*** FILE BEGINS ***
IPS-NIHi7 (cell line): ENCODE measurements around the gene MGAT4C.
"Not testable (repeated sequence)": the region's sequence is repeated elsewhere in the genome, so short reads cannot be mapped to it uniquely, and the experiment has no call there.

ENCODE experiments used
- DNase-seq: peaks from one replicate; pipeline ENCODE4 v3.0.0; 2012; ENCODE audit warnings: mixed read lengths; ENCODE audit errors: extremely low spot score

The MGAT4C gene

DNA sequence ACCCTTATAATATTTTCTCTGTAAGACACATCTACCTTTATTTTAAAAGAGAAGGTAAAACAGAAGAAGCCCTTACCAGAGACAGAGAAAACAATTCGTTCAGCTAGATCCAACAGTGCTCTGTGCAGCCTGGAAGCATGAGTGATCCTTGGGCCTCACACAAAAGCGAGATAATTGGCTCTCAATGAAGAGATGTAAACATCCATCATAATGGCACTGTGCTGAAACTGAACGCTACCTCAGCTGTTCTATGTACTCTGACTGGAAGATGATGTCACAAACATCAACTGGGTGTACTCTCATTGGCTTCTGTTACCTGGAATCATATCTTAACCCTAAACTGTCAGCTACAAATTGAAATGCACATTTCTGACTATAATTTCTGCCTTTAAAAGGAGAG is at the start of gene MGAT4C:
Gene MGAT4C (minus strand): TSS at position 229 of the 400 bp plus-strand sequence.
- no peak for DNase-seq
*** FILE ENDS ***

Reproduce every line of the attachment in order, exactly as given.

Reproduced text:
IPS-NIHi7 (cell line): ENCODE measurements around the gene MGAT4C.
"Not testable (repeated sequence)": the region's sequence is repeated elsewhere in the genome, so short reads cannot be mapped to it uniquely, and the experiment has no call there.

ENCODE experiments used
- DNase-seq: peaks from one replicate; pipeline ENCODE4 v3.0.0; 2012; ENCODE audit warnings: mixed read lengths; ENCODE audit errors: extremely low spot score

The MGAT4C gene

DNA sequence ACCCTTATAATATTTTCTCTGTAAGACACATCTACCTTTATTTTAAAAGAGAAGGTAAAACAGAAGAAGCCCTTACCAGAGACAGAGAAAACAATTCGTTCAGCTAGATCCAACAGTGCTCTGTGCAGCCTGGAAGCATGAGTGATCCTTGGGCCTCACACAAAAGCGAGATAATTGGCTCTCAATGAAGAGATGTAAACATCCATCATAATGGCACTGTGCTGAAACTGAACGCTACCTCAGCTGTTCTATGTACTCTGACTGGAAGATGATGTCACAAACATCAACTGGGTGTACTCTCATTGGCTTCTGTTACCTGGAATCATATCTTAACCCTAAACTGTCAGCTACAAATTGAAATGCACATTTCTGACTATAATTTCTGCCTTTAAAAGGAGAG is at the start of gene MGAT4C:
Gene MGAT4C (minus strand): TSS at position 229 of the 400 bp plus-strand sequence.
- no peak for DNase-seq